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The Teahouse Fireby Ellis Avery
Synopses & Reviews
Like attending seasons of elegant tea parties—each one resplendent with character and drama. Delicious.”—Maxine Hong Kingston
The story of two women whose lives intersect in late-nineteenth-century Japan, The Teahouse Fire is also a portrait of one of the most fascinating places and times in all of history—Japan as it opens its doors to the West. It was a period when wearing a different color kimono could make a political statement, when women stopped blackening their teeth to profess an allegiance to Western ideas, and when Japans most mysterious rite—the tea ceremony—became not just a sacramental meal, but a ritual battlefield.
We see it all through the eyes of Aurelia, an American orphan adopted by the Shin family, proprietors of a tea ceremony school, after their daughter, Yukako, finds her hiding on their grounds. Aurelia becomes Yukakos closest companion, and they, the Shin family, and all of Japan face a time of great challenges and uncertainty. Told in an enchanting and unforgettable voice, The Teahouse Fire is a lively, provocative, and lushly detailed historical novel of epic scope and compulsive readability.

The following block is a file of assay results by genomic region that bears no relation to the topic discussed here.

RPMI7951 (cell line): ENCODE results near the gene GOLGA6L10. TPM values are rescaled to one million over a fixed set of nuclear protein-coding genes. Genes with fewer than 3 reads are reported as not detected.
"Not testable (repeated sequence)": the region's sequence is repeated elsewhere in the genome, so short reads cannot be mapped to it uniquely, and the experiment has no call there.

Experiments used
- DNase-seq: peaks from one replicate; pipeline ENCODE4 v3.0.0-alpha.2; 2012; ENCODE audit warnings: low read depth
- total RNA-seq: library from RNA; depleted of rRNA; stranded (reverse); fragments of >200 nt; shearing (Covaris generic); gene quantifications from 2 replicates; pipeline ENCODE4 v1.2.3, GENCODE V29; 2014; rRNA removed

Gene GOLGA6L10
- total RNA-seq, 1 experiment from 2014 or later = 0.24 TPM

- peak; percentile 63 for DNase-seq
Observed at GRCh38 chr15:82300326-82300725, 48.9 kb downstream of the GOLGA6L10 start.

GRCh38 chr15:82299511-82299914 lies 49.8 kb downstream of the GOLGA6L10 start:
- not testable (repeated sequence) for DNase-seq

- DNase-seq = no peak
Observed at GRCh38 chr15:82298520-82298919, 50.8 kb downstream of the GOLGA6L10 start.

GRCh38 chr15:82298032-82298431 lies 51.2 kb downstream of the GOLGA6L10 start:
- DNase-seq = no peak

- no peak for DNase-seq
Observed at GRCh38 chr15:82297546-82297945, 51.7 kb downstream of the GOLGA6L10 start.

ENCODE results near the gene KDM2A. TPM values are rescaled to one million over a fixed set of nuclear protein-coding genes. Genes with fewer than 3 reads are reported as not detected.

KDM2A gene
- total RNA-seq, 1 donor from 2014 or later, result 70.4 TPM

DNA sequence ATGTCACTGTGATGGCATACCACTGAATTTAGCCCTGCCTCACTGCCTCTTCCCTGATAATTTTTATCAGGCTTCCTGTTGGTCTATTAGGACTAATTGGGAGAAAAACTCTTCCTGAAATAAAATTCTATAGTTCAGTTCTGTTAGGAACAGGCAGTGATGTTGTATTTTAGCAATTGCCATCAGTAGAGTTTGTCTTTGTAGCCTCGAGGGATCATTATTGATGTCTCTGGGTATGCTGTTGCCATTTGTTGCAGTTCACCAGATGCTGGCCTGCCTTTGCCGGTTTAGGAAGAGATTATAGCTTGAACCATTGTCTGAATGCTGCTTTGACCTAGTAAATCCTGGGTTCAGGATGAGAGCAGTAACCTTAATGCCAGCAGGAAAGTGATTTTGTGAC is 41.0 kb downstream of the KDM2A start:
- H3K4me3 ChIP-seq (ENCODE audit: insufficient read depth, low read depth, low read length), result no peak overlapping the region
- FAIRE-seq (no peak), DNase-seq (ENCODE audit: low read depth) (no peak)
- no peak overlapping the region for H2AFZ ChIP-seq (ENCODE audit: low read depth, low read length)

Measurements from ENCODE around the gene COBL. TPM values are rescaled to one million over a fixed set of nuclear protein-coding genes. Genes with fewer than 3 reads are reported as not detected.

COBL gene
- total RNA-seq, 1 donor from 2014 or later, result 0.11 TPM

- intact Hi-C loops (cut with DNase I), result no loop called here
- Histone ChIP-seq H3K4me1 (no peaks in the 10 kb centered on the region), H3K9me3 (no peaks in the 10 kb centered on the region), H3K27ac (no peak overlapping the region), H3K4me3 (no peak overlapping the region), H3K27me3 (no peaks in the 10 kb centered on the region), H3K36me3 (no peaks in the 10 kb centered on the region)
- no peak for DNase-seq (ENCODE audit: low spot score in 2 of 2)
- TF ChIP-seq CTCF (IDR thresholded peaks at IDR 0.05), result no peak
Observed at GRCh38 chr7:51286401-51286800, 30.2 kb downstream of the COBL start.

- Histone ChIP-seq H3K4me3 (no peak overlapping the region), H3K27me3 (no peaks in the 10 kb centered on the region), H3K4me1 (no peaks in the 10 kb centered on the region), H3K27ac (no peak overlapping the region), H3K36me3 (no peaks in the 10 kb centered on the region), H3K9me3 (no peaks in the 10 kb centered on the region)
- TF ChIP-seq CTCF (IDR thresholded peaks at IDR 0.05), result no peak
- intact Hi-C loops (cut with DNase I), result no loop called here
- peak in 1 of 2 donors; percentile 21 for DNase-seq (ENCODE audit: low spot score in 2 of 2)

The story of two women whose lives intersect in late nineteenth century Japan, The Teahouse Fire is also a portrait of one of the most fascinating places and times in all of history-Japan as it opens its doors to the West. Told through the enchanting and unforgettable voice of Aurelia, an American orphan adopted by proprietors of a tea ceremony school, this is "a magisterial novel that is equal parts love story, imaginative history and bildungsroman, a story as alluring as it is powerful" (Publishers Weekly, starred review).
About the Author
Ellis Avery studied Japanese tea ceremony for five years in New York and Kyoto, and now teaches creative writing at Columbia University. Her work has appeared in The Village Voice, Publishers Weekly, Kyoto Journal, LIT, and Pacific Reader, as well as onstage at New York's Expanded Arts Theater.
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